“[I want to see participants] daring to be optimistic…It’s not very fashionable to be optimistic, it’s fashionable to be a pessimist, to be disenfranchised. I don’t find that very interesting. I find it much more interesting, much more difficult, but much more interesting to be idealistic about things. And to…and to dream.” – Claire Chase
Nuts and Bolts Music dives deep into the machine of Carnegie Hall. I’m here at the Creating New Music workshop of the world-renowned arts presenters’ Weill Music Institute, the large outreach arm that leverages Carnegie to incubate new ideas for exposing the arts to youth and to the public. As a nationwide leader in the field of nonprofit-based arts education, Weill has the power to make programming decisions that reverberate widely. So what are the values that its chosen artists in residence find most salient to pass on to the next generation? We interview composers David Lang and Nicholas Deyoe, flutist and co-founder of ICE (International Contemporary Ensemble) Claire Chase, the Weill artist training program team, new music ensemble gnarwhallaby, and other young musicians from the artist training workshop, to tease out what it means to play new music in this very peculiar landscape of 2013.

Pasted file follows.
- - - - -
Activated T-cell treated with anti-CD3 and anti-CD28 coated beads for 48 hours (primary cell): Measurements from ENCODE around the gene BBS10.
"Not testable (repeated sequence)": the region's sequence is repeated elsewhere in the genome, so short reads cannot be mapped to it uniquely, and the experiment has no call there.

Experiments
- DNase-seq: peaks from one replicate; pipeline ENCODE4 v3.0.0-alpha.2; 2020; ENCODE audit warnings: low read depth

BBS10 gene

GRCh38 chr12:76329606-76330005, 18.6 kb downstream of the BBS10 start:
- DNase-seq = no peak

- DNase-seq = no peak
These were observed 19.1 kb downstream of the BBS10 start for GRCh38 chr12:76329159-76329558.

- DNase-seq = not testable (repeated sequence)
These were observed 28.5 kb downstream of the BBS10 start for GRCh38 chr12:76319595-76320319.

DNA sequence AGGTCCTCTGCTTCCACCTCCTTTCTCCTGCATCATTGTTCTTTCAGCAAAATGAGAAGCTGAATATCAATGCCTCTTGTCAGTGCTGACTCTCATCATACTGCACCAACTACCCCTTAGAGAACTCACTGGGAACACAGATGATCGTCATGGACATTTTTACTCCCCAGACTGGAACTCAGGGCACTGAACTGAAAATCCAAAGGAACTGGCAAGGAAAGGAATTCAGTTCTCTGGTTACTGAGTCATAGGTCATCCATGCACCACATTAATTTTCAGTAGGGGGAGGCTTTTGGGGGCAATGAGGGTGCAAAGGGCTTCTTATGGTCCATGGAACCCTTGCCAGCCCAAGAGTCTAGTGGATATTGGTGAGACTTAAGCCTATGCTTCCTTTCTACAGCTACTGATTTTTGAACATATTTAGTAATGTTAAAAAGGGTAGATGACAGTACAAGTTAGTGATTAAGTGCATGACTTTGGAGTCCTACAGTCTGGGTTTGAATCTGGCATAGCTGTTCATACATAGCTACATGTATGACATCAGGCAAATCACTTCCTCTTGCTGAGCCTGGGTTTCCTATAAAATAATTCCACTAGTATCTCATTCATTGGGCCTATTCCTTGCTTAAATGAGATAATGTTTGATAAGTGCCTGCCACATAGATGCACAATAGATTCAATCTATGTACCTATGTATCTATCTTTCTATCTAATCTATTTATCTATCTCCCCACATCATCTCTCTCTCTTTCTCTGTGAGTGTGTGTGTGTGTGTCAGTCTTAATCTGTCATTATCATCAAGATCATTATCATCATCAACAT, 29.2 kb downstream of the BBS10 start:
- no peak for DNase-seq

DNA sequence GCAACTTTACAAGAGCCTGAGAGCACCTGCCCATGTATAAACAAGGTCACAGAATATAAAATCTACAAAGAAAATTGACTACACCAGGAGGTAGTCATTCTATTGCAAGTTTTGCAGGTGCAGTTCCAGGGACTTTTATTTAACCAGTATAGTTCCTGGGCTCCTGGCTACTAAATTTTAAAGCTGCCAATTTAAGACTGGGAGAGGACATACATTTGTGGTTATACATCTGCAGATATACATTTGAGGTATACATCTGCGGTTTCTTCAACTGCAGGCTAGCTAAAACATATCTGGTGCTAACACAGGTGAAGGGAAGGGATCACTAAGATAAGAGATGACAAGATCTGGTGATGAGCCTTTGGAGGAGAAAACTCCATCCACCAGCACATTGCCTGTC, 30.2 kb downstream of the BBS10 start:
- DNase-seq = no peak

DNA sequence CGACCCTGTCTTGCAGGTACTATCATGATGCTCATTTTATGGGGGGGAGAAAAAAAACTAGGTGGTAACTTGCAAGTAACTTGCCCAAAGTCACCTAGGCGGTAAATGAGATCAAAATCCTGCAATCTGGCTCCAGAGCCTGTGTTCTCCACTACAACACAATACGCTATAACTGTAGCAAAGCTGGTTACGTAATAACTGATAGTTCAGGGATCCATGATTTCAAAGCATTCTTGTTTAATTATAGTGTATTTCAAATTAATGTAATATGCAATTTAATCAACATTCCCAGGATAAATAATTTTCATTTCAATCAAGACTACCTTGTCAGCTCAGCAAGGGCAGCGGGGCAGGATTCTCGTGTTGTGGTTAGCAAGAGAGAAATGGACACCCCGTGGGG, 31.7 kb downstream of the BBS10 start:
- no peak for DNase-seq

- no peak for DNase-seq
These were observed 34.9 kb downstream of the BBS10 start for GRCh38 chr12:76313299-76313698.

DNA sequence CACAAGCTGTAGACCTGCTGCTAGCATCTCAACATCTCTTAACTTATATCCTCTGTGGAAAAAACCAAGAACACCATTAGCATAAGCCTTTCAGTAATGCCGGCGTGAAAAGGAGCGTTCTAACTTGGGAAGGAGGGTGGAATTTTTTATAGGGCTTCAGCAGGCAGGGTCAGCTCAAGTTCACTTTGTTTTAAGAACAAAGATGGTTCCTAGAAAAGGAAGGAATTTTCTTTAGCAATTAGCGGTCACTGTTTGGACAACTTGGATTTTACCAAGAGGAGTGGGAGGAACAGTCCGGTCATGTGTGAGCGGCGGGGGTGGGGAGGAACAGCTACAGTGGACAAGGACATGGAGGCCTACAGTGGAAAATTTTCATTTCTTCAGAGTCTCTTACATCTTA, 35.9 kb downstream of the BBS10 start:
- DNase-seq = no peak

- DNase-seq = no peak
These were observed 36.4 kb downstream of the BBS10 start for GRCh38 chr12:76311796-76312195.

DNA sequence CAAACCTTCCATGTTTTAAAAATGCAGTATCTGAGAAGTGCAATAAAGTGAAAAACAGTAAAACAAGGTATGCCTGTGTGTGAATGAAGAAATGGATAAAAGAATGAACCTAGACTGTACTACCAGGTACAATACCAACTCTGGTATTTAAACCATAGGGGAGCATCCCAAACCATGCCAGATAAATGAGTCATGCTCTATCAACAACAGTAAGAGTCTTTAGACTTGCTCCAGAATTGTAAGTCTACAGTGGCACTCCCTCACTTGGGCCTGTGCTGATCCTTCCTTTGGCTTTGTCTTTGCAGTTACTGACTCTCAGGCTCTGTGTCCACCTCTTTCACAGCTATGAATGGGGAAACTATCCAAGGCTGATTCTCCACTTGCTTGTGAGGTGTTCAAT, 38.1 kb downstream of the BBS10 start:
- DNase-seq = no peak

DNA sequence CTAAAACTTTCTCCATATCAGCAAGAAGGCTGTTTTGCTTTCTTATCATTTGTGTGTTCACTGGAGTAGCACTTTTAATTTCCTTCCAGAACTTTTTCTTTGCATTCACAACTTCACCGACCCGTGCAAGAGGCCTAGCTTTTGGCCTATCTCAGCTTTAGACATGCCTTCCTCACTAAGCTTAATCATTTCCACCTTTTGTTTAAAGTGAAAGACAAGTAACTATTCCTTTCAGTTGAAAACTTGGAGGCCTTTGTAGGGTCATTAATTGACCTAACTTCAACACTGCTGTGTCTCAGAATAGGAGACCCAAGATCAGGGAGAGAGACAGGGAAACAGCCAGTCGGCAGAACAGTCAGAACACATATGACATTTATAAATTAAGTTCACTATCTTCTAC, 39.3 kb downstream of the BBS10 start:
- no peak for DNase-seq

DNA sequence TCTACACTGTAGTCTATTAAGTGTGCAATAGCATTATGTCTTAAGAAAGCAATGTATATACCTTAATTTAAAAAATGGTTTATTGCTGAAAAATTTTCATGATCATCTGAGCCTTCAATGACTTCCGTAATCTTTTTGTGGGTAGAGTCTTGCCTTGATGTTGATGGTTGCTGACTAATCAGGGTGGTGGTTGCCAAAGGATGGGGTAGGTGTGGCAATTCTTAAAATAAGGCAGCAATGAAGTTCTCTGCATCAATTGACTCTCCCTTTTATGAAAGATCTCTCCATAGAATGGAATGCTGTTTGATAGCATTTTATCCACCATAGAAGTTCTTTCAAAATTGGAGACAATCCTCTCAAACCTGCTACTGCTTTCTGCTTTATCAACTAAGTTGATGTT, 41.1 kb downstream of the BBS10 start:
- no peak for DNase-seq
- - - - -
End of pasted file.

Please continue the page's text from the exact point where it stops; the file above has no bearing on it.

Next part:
Music Featured: Pauline Oliveros’ Thirteen Changes, performed by members of ICE 11/17/2013
Nicholas Deyoe’s Lullaby 4, recorded by gnarwhallaby at Carroll Studios 11/17/2013
Thanks to Mark Swed of the LA times for his help in creating this feature, David Lang for letting me be a part of “this ridiculous thing,” and International Contemporary Ensemble (ICE) for their transparent knowledge.